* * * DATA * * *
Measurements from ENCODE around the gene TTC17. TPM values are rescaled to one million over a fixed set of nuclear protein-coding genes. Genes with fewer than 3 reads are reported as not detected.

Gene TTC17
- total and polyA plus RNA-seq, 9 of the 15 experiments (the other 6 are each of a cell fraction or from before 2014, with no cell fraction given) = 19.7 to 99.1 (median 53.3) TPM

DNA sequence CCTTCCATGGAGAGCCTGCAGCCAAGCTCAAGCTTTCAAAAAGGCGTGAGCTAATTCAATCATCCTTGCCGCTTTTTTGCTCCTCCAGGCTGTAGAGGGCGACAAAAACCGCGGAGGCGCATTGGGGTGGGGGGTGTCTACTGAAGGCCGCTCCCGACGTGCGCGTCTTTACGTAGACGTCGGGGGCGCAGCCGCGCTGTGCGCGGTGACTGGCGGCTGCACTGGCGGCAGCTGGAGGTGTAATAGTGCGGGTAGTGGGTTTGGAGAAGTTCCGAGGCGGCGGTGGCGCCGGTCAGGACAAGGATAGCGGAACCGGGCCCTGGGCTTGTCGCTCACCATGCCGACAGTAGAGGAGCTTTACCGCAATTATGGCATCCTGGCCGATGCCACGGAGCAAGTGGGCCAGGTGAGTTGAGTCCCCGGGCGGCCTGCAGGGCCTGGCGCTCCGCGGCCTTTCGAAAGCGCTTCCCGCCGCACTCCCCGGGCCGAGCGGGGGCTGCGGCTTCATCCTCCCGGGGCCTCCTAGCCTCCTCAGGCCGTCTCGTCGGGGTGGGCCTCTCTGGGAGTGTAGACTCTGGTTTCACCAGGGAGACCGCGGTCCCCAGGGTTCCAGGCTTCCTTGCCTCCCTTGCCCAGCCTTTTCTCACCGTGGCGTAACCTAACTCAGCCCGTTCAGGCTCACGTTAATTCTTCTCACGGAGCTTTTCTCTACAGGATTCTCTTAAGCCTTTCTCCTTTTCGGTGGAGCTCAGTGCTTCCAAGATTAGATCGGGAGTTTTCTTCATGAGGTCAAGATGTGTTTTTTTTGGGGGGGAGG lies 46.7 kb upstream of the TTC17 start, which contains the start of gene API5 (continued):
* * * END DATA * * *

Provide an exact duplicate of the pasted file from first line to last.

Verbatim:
Measurements from ENCODE around the gene TTC17. TPM values are rescaled to one million over a fixed set of nuclear protein-coding genes. Genes with fewer than 3 reads are reported as not detected.

Gene TTC17
- total and polyA plus RNA-seq, 9 of the 15 experiments (the other 6 are each of a cell fraction or from before 2014, with no cell fraction given) = 19.7 to 99.1 (median 53.3) TPM

DNA sequence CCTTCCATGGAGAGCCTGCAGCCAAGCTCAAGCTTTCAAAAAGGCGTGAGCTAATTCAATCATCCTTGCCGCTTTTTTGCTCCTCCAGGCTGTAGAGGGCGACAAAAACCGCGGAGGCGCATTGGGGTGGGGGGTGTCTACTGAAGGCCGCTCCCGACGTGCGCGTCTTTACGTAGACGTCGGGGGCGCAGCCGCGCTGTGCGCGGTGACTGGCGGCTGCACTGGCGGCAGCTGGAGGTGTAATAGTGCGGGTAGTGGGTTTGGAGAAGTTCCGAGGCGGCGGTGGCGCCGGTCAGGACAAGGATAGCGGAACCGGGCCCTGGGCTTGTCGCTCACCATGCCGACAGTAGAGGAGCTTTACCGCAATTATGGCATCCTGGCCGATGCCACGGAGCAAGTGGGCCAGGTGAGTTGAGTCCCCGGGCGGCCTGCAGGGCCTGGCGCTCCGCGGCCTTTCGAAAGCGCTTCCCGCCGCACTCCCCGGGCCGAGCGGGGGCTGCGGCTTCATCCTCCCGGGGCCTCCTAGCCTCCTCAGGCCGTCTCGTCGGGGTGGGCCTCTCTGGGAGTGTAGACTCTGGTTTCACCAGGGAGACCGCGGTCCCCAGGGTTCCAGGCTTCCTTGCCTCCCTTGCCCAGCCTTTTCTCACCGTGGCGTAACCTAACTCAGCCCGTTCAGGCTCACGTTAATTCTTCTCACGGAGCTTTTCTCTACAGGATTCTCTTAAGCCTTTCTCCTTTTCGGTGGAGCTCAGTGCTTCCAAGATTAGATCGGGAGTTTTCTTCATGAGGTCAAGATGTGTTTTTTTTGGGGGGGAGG lies 46.7 kb upstream of the TTC17 start, which contains the start of gene API5 (continued):